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I'm trying to use a custom SocketImpl with SSL in Java. Because of that I need to set ServerSocket's socket factory. I now noticed that it's static, which creates some hassle for me as a I want to supply it with some paramaters that differs between in each ServerSocket-instance. Does anyone know the rationale behind making it static? To me it feels like an unnecessary constraint that only introduces more global state in your app.

Update There seems to be some confusion on why this is a hassle. The problem this creates is that it forces me to use the same factory across the entire application. What if I want to use the default SocketImpl in one place and a custom one in another? That can't be done without resorting to some ugly reflection-hacks, because the factory can't be changed once it has been set. I also can't make my factory create default implementation because SocksSocketImpl is package private.

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Is "why is it static" really the question you want answered? Isn't a more practical question "how can I solve this problem"? – Greg Kopff Aug 22 '12 at 11:15
    
why can't you assign those parameters to some variables inside your SocketImplFactory class ? why do you need to override a static function, however impossible that might be ? – Sreenath S Aug 22 '12 at 11:20
    
Where do I say that want to override a static function? – Yrlec Aug 22 '12 at 11:40
    
Why do think you need to do this? What problem are you trying to solve? – EJP Aug 22 '12 at 11:43
    
I'm trying to use SSL together with a library called ice4. Ice4j has a functionality called PseudoTCP, which implements Socket and SocketImpl over UDP. However, it doesn't implement ServerSocket, so I need to create that myself. In addition to that there are other parts of the application that use normal TCP and therefore need to use ServerSocket with the default SocketImpl implementation. – Yrlec Aug 22 '12 at 11:49
up vote 4 down vote accepted
+50

SocketImpl is an abstract class that provides an interface for customizing socket implementations. Subclasses of SocketImpl are not intended to be explicitly instantiated. Instead, they are created by a SocketImplFactory. The motivation for this design is to allow you to change the default type of socket used by an entire application by calling Socket.setSocketImplFactory(), making it unnecessary to rewrite all of your networking code. Custom sockets are necessary for features such as SSL and firewall tunneling. Unfortunately, the global nature of setSocketImplFactory() is rather limiting, as it doesn't allow you to use multiple types of sockets within a single application. You can get around this by subclassing Socket and using the protected Socket(SocketImpl) constructor that was introduced in JDK 1.1.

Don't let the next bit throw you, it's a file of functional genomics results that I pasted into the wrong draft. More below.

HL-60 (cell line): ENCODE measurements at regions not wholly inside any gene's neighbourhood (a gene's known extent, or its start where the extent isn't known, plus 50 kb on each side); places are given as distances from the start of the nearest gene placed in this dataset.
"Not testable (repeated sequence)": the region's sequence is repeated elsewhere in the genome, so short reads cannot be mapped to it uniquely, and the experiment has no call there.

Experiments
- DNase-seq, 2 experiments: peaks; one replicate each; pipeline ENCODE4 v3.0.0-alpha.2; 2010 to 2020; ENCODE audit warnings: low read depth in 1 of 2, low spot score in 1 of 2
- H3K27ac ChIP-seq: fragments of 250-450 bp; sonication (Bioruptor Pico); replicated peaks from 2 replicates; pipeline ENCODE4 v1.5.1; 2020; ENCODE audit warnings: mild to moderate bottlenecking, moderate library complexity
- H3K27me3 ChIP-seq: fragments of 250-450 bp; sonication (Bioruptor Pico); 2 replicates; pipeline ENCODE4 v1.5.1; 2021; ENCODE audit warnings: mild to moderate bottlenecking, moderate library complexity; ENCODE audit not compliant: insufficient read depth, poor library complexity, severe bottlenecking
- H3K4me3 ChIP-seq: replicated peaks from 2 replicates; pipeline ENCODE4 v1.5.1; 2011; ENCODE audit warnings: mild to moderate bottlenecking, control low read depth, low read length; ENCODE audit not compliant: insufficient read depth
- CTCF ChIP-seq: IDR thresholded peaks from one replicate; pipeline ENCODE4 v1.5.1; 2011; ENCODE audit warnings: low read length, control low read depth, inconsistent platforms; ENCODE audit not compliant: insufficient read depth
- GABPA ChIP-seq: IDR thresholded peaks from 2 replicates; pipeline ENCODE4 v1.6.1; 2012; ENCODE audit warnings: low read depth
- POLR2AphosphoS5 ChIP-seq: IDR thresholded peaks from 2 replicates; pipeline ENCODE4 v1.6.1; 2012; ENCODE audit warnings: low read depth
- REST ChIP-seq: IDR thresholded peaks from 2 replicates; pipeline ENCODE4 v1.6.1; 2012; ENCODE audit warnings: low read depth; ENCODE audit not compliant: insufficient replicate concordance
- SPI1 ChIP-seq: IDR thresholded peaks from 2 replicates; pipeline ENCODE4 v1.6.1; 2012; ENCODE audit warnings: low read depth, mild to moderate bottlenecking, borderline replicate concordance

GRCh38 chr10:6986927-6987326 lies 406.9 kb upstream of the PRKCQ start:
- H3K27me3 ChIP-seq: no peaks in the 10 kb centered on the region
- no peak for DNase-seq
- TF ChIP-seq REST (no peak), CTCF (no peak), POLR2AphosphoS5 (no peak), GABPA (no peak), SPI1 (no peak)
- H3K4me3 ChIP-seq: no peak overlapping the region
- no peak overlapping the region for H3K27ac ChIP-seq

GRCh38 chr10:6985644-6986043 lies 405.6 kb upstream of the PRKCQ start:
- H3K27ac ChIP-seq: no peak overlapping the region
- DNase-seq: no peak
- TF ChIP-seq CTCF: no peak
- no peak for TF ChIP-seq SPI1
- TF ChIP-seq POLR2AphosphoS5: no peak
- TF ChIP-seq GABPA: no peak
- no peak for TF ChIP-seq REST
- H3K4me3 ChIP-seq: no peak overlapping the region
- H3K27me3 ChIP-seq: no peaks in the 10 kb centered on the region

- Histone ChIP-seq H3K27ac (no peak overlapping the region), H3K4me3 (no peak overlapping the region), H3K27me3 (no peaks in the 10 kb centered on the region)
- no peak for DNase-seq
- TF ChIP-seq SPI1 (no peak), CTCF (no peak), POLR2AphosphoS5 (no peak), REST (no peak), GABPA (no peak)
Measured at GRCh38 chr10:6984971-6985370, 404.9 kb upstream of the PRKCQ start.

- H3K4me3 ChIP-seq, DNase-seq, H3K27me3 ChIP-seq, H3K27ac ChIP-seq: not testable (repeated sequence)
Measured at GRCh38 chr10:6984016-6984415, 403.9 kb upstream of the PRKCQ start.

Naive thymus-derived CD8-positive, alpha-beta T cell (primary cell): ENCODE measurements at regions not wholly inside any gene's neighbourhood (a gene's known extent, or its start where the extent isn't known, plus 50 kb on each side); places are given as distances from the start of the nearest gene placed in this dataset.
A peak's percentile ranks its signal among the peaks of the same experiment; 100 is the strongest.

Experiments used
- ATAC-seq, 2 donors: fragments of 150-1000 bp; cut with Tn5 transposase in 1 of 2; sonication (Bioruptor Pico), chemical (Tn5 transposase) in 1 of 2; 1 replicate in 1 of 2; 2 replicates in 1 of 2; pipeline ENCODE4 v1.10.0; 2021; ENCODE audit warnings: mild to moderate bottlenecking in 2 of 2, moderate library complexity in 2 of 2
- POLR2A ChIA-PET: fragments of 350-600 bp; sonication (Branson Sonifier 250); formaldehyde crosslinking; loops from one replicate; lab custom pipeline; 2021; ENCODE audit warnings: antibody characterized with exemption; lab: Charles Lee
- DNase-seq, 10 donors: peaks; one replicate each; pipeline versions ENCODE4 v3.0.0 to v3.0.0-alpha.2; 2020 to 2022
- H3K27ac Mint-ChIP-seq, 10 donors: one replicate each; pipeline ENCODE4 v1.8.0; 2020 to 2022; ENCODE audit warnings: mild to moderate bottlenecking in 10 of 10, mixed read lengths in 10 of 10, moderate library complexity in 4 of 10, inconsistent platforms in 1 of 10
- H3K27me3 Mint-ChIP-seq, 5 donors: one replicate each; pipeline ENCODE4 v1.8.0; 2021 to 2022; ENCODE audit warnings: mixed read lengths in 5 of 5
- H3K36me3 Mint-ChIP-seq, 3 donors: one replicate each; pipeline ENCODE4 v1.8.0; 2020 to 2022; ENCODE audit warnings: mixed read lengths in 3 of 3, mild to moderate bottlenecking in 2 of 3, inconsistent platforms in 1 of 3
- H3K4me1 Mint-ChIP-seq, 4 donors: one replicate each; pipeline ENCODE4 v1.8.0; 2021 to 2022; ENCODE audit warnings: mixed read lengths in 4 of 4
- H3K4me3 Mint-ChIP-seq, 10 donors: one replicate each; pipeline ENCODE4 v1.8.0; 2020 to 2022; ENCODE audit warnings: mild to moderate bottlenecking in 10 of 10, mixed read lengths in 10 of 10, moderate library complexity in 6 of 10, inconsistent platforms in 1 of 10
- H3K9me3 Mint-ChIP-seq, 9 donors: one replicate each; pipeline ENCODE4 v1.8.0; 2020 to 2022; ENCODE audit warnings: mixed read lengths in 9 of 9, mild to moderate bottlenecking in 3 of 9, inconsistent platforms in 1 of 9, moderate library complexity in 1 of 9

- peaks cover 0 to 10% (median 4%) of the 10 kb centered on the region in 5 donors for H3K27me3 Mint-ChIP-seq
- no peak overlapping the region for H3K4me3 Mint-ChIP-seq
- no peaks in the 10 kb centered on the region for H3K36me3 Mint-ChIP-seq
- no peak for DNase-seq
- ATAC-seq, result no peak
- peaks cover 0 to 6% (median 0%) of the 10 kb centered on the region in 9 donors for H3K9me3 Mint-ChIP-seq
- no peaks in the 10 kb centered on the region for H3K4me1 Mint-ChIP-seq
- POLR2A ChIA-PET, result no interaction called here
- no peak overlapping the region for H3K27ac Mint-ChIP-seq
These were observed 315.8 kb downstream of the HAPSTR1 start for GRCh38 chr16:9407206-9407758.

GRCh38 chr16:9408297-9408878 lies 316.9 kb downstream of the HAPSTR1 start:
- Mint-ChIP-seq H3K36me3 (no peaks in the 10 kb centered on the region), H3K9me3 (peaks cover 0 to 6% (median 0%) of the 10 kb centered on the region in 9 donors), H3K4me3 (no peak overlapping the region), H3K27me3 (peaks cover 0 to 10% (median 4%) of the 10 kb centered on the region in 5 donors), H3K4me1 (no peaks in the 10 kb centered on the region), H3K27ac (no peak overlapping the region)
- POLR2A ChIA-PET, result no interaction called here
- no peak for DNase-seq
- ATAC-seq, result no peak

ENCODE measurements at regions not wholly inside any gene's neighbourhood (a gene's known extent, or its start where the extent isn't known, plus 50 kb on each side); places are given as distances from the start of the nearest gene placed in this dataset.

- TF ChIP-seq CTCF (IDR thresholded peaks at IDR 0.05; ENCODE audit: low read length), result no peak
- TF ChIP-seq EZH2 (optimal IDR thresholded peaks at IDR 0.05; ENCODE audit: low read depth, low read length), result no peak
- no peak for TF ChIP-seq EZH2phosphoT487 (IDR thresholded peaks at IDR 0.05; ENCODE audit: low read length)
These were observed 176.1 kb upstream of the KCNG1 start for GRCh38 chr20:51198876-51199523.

Reference:http://www.devx.com/tips/Tip/26363

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If you look in the source code of ServerSocket you can see that this isn't enough. If you look in implAccept(Socket s) you can see that it gets its SocketImpl instance by calling getImpl() -> createImpl() -> setImpl(). In setImpl() it uses the static factory field if it's !=null, otherwise it calls new SocksSocketImpl(). In other words: if you want a custom SocketImpl you have to set the factory. Otherwise you can't call implAccept(). – Yrlec Aug 22 '12 at 11:38
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I should also add that the constructor ServerSocket(SocketImpl impl) is package private, so I can't use that. – Yrlec Aug 22 '12 at 11:44